For an understanding of the effects of the current round of congressional redistricting, which is still underway, it would be hard to do better than the extensive analysis by Kyle Kondik and J. Miles Coleman, who write in “Redistricting in America, Part Eight: A Quick Summation of a Long Series” at Sabato’s Crystal Ball: “Dear Readers: This is the eighth part of our multi-part series on congressional redistricting. Part One provided a national overview, Part Two covered several small-to-medium-sized states in the Greater South, Part Three looked at four larger states in the South, Part Four considered the West Coast and the Southwest, Part Five swept through a sampling of Great Plains and Heartland states, Part Six surveyed the electorally-critical Great Lakes region, and Part Seven finishedthe national tour in the Northeast. This week, we’ll conclude with some broader thoughts, though with several states already releasing draft maps, look for more redistricting-related content in the coming months….There are six states — Alaska, Delaware, North Dakota, South Dakota, Vermont, and Wyoming — that have only one member of the House, and thus won’t need to redistrict. These states are all safe for the incumbent party for the foreseeable future, with the possible exception of Alaska, where Rep. Don Young (R, AK-AL), the Dean of the House, has had some close-ish races in recent years.” Kondik and Coleman provide capsule takes for the other 44 states, based on available data and conclude in “an overall, general assessment” that: “We’ve said before that the Republicans were favored to win the House majority next year, both because of redistricting and also because of the usual midterm trend that breaks against the party in the White House, among other factors. Following the completion of this redistricting preview, we have not changed our view on that….We did our own back-of-the-envelope projections of the House and anticipated some aggressive (but not maximally aggressive) gerrymandering by both Republicans and Democrats, where applicable. We also assumed a somewhat neutral political environment, which very well may not end up being the case – in all likelihood, Joe Biden’s currently net-negative approval rating needs to rebound for there to be even a neutral environment next year as opposed to a Republican-leaning one….Anyway, we got a GOP net gain of roughly a dozen seats, more than the five-seat improvement they need from the 2020 results to win the House majority. This is a deliberately modest outlook, and Republicans could easily blow past it next year, while there are also scenarios under which Democrats are able to minimize those GOP gains and perhaps even save their majority. But our default expectation has been, and remains, a Republican House takeover next year.”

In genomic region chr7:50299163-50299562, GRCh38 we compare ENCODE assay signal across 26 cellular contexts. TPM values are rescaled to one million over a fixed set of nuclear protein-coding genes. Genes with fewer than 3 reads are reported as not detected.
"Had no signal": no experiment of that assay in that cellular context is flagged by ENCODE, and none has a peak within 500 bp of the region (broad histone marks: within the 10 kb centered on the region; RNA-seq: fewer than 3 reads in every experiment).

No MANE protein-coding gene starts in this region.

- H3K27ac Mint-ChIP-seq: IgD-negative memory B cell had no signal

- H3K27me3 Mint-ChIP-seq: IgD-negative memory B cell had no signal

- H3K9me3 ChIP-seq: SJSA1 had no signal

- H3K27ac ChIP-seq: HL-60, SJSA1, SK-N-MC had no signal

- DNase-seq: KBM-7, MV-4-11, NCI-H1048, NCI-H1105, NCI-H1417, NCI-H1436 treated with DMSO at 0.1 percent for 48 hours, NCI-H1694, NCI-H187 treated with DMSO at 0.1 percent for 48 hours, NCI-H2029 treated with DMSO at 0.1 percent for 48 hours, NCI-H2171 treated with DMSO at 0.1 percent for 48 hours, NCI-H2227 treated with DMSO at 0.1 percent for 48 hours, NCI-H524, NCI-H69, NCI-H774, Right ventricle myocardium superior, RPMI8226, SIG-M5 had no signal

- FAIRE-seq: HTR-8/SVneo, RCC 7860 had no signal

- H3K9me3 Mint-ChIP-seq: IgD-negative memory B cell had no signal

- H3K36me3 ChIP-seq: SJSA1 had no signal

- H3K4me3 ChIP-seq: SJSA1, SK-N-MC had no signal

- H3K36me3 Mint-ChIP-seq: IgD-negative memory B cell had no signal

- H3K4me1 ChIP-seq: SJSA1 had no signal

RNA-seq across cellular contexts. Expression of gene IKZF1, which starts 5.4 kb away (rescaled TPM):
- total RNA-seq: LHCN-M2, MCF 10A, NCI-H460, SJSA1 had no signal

From Amy Walter’s “Intensity of Opposition to Biden Rises, Solid Support Drops in August” at The Cook Political Report: “There’s been a lot of focus lately on President Biden’s sagging approval ratings. After a pretty steady (and positive) six months, Biden’s overall job approval ratings slid over the summer — especially August. At the beginning of May, Biden’s job approval rating in the FiveThirtyEight average was 54 percent to 41.1 percent disapproval (+12.9). By early July, his net job approval was down 4 points to +9.8. By early August, the net approval was down another 2 points to +8. Today, Biden is barely above water at 48.3 percent to 46.1 percent (+2.2)….But, what should be more worrisome for Biden (and Democrats overall), is that the intensity of opposition to the president is also on the rise, while strong approval has dropped. In fact, for the first time, recent polling shows net strong disapproval of Biden at a nearly equal level to that of former president Trump at this point in his tenure…..Why does this matter?….Elections, especially midterms, are driven by enthusiasm. And, the party out of power is almost always much more motivated to vote than the party in power. Most recently, we saw this mismatch in voter intensity in 2018 when Democrats turned out in force to send a message to a president they deeply disliked.”